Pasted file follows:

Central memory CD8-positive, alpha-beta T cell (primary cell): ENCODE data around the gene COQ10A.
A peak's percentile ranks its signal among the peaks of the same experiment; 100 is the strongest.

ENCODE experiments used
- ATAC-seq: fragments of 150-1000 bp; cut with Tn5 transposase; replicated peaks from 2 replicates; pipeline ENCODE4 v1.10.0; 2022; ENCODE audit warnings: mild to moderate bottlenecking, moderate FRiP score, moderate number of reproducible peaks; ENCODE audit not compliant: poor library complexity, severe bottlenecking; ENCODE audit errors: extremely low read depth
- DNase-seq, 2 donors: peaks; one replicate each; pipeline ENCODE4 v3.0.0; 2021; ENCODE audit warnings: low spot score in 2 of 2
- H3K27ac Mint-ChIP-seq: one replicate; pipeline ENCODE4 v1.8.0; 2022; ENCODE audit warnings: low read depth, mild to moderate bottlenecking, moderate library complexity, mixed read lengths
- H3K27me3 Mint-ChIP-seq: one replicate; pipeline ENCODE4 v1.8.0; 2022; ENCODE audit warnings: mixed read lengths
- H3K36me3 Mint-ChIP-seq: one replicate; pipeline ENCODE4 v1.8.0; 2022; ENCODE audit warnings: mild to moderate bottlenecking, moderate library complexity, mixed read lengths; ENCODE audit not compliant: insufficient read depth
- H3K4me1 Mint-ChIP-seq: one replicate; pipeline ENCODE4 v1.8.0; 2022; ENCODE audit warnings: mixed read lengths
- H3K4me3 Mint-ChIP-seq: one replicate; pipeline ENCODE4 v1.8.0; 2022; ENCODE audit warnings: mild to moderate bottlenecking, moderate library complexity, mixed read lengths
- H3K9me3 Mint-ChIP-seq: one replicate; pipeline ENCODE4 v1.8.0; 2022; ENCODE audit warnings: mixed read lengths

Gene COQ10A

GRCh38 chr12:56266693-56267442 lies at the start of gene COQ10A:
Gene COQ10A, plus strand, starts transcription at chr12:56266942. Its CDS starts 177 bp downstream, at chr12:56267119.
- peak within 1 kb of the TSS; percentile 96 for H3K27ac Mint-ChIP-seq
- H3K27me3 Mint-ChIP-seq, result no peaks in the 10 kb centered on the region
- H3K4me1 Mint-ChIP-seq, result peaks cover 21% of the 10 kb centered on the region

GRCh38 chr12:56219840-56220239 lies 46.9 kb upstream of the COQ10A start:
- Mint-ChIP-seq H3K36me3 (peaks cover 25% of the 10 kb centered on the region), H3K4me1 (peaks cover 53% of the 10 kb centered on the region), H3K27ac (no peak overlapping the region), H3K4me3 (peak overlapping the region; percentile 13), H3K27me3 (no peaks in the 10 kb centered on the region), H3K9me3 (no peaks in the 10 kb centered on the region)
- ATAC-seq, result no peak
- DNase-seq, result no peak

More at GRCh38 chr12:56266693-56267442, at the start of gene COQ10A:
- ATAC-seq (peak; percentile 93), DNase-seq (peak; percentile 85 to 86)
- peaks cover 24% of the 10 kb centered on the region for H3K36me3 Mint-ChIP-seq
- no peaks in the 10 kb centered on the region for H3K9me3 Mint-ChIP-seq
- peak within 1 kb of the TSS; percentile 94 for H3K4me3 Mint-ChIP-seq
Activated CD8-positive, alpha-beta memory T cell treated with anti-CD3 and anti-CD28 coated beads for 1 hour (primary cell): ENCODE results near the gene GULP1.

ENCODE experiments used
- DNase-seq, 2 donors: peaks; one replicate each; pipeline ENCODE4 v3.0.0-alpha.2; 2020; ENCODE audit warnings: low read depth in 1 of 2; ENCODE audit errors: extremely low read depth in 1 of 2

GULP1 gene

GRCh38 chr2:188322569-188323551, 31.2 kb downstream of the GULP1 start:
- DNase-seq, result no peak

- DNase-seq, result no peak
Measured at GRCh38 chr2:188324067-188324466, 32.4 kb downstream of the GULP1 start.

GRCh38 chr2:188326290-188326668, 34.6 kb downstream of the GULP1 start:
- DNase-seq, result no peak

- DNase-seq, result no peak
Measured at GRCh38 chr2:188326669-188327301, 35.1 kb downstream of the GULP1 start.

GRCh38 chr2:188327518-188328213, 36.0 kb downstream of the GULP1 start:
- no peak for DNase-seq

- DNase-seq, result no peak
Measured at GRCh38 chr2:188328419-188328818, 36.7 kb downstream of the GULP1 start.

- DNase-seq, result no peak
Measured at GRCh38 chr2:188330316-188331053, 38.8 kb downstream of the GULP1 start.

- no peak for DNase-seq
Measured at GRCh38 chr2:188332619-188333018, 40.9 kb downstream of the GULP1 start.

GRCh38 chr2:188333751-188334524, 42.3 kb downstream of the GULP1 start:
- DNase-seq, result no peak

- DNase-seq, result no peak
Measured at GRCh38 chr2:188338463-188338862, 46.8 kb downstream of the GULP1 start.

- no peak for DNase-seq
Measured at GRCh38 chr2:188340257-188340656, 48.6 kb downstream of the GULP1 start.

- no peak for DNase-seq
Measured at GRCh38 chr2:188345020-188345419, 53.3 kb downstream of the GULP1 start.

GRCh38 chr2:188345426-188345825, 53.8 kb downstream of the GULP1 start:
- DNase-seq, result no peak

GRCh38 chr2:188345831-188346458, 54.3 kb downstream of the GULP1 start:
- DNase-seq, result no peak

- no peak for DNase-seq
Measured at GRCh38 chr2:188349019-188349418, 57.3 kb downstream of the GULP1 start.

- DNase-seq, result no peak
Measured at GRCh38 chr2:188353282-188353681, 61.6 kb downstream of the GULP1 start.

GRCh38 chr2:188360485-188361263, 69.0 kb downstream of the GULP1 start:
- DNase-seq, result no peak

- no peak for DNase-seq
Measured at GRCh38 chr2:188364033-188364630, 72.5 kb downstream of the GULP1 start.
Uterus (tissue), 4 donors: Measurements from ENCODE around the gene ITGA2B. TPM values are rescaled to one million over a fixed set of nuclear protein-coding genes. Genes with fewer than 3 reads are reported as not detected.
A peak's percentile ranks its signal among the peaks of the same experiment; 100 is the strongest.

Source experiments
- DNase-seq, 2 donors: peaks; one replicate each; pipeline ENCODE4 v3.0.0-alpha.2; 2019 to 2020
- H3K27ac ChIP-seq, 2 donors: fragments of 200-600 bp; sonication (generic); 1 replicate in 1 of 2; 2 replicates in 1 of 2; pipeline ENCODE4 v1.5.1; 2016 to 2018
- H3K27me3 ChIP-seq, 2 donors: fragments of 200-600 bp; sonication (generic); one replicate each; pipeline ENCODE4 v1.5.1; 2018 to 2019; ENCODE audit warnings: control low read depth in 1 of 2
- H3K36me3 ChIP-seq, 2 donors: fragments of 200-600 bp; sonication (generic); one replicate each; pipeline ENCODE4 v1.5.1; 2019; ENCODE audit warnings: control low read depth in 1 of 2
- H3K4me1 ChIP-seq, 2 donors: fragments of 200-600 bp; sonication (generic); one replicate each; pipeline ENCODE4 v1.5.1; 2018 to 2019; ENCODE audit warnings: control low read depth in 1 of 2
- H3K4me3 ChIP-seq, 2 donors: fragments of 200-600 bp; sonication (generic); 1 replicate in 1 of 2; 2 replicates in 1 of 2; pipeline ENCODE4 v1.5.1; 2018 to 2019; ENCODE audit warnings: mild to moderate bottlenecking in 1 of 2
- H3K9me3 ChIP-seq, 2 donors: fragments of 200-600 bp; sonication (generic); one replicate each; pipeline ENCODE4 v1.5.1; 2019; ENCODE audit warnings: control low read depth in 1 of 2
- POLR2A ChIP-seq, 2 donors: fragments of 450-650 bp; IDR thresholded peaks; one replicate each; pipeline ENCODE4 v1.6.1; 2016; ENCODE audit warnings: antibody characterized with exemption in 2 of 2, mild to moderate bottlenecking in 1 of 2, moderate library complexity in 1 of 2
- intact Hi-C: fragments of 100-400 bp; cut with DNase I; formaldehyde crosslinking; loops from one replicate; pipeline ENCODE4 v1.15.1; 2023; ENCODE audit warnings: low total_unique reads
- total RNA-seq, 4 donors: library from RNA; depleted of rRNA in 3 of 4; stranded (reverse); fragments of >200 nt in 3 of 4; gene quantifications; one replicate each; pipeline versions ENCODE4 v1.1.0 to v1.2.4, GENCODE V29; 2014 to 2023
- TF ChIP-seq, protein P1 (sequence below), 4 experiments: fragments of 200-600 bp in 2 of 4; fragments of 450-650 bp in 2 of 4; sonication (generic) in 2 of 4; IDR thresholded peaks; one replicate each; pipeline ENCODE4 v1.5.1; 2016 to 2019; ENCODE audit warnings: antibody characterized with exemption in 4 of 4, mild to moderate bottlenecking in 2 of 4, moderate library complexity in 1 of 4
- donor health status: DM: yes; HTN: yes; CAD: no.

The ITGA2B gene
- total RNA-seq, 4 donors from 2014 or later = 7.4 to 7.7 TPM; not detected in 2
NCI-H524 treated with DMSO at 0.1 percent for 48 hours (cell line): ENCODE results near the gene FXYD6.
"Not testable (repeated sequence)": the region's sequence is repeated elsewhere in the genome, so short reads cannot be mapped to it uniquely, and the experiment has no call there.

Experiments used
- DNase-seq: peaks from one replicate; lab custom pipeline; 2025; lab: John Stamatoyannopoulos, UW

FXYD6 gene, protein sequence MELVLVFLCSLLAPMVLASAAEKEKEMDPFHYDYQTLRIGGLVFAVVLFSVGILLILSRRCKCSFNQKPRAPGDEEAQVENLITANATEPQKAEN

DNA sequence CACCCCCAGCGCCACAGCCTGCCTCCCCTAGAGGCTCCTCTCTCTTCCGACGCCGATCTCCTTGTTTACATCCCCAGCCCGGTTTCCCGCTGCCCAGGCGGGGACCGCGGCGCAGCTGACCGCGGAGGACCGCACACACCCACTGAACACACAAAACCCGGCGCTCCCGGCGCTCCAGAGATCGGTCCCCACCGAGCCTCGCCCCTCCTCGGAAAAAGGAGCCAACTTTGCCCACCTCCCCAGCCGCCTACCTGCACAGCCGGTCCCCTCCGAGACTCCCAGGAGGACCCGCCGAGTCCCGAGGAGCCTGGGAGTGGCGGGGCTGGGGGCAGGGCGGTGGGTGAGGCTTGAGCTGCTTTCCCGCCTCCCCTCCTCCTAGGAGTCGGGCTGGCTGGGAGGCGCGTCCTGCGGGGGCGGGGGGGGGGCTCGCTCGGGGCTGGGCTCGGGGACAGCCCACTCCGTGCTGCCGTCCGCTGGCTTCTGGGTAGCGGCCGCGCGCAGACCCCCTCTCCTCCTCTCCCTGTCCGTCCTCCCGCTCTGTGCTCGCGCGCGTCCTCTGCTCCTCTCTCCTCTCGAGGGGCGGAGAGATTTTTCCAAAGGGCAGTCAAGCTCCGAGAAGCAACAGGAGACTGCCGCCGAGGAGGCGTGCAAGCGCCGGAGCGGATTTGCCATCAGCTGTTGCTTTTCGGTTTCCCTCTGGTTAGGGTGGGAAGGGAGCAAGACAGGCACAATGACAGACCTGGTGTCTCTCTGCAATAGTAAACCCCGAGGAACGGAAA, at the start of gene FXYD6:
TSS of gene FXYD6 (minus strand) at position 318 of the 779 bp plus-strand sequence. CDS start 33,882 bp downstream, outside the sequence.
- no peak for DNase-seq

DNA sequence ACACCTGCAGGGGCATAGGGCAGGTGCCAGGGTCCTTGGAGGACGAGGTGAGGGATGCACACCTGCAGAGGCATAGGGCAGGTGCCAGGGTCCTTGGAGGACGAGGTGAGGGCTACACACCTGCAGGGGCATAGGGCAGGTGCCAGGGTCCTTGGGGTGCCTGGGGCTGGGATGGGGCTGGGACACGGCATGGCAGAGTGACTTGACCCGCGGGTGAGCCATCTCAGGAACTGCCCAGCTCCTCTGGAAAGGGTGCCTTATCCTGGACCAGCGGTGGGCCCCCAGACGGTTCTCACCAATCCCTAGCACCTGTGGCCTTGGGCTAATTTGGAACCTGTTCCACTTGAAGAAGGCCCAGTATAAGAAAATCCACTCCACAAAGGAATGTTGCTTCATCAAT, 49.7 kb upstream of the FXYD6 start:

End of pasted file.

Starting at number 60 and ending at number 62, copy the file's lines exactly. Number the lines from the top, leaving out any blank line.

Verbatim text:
Measured at GRCh38 chr2:188349019-188349418, 57.3 kb downstream of the GULP1 start.

- DNase-seq, result no peak
Measured at GRCh38 chr2:188353282-188353681, 61.6 kb downstream of the GULP1 start.